Viewpoint

A 2016 candidacy built on fear

Sen. Lindsey Graham, R-S.C. announces his bid for the presidency on Monday.
Sen. Lindsey Graham, R-S.C. announces his bid for the presidency on Monday. AP

Acting on the time-tested theory of presidential candidacies known as “Why the hell not?”, Senator Lindsey Graham joined the 2016 GOP contest today. And right from the outset, after thanking folks for coming and saying he’s running, Graham got to his candidacy’s central rationale:

I want to be president to protect our nation that we all love so much from all threats foreign and domestic.

So get ready. I know I’m ready.

I want to be president to defeat the enemies trying to kill us, not just penalize them or criticize them or contain them, but defeat them.

Ronald Reagan’s policy of “peace through strength” kept America safe during the Cold War. But we will never enjoy peaceful co-existence with radical Islam because its followers are committed to destroying us and our way of life. However, America can have “Security through Strength.”

If you think about it, that almost sounds like Graham is saying that Reaganism isn’t enough, a disturbing hint of heresy. Since we can’t have peace, Graham implies, we might as well just get ready for war.

And unless his entire career has been a ruse, that’s exactly what we’d get with a Lindsey Graham presidency. You thought George W. Bush liked to play on Americans’ fears to justify military action? That was nothing.

For Graham, the threats are everywhere. Domestic? You betcha — he needs his AR-15 because there could be a natural disaster resulting in “armed gangs roaming around neighborhoods.” Foreign? Oh goodness, yes. On ISIS, “This president needs to rise to the occasion before we all get killed back here at home.”

For Graham, not only is the world filled with specific dangers, but it’s terrifying in an overarching way, leading to a kind of free-floating anxiety that seems to influence how he views any particular issue. Others may see a threat here and a threat there, but Graham knows that they add up to certain doom. Two years ago, he told Fox News, “The trifecta from hell is unfolding in front of us. Iran is about to get a nuclear weapon, Syria is about to infect the entire region, taking Jordan down, and Egypt could become a failed state…I’m just telling you, we live in the most dangerous times imaginable.”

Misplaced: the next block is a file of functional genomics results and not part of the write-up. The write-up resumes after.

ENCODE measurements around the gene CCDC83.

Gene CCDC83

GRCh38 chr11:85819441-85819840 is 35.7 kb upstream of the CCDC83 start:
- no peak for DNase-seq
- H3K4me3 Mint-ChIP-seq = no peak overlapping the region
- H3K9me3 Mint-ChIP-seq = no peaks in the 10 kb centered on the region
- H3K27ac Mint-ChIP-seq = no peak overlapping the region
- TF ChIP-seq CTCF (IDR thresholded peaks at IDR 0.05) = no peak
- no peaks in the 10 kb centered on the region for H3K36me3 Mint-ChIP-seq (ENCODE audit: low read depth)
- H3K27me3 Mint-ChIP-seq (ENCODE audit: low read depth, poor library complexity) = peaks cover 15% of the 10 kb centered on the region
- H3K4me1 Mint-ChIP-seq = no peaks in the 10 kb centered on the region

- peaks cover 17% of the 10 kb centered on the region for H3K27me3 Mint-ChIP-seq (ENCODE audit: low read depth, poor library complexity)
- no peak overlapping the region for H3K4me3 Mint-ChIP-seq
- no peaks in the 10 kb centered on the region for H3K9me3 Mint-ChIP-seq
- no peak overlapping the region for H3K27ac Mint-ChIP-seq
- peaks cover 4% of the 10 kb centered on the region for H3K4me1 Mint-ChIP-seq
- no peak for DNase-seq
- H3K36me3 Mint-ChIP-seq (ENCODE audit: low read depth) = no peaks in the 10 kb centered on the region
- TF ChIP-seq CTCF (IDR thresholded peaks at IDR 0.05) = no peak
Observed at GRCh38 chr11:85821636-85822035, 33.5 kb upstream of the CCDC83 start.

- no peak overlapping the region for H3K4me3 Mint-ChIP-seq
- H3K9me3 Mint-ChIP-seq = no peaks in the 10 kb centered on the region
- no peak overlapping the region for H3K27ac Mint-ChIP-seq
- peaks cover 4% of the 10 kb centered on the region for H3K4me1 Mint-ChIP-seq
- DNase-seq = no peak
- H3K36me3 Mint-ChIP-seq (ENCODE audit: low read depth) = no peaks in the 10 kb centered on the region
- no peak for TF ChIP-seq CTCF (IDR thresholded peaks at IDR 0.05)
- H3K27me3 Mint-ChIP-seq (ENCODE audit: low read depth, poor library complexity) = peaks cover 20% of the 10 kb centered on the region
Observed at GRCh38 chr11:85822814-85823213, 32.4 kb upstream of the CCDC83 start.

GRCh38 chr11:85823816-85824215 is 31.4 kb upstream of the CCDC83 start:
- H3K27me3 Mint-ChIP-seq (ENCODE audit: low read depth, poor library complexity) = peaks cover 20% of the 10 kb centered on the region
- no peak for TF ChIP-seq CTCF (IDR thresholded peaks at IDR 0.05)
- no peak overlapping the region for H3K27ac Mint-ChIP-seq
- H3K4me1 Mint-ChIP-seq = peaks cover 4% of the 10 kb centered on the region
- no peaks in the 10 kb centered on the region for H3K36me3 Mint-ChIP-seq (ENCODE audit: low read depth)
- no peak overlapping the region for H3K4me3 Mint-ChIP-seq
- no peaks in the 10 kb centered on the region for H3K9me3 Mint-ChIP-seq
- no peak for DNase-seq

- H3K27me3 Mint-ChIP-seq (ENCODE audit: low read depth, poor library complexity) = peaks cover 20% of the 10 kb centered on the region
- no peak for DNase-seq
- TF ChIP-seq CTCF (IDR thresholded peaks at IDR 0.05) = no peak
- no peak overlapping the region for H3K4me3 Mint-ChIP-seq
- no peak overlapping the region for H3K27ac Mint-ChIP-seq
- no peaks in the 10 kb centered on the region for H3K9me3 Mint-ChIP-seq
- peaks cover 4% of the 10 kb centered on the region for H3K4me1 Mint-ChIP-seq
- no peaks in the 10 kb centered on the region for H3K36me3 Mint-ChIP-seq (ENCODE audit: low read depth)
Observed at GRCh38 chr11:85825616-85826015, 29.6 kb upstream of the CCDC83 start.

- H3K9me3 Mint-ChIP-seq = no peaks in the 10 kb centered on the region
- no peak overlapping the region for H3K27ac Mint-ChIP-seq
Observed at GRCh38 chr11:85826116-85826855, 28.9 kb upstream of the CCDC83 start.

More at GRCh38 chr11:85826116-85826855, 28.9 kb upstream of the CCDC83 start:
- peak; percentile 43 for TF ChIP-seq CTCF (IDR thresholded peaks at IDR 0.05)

Last year, he said, “The world is literally about to blow up,” which might have been a Joe Biden “literally,” meaning “not literally,” but maybe not. “I’m running because of what I see on television,” he said two weeks ago. “The world is falling apart.”

And every problem we face can only lead to catastrophe. “I believe that if we get Syria wrong, within six months — and you can quote me on this — there will be a war between Iran and Israel over their nuclear program,” he said in September 2013. “My fear is that it won’t come to America on top of a missile, it’ll come in the belly of a ship in the Charleston or New York harbor.” Almost two years later, though Graham certainly believes the Obama administration has gotten Syria wrong, Israel and Iran have not gone to war and Charleston harbor remains oddly un-nuked.

What impact he will have on the race remains to be seen. It isn’t as though the other GOP candidates are a bunch of doves. Only Graham, though, is offering a campaign based on true white-knuckle terror. It’s hard to see it going over all that well.

Waldman writes for The American Prospect.

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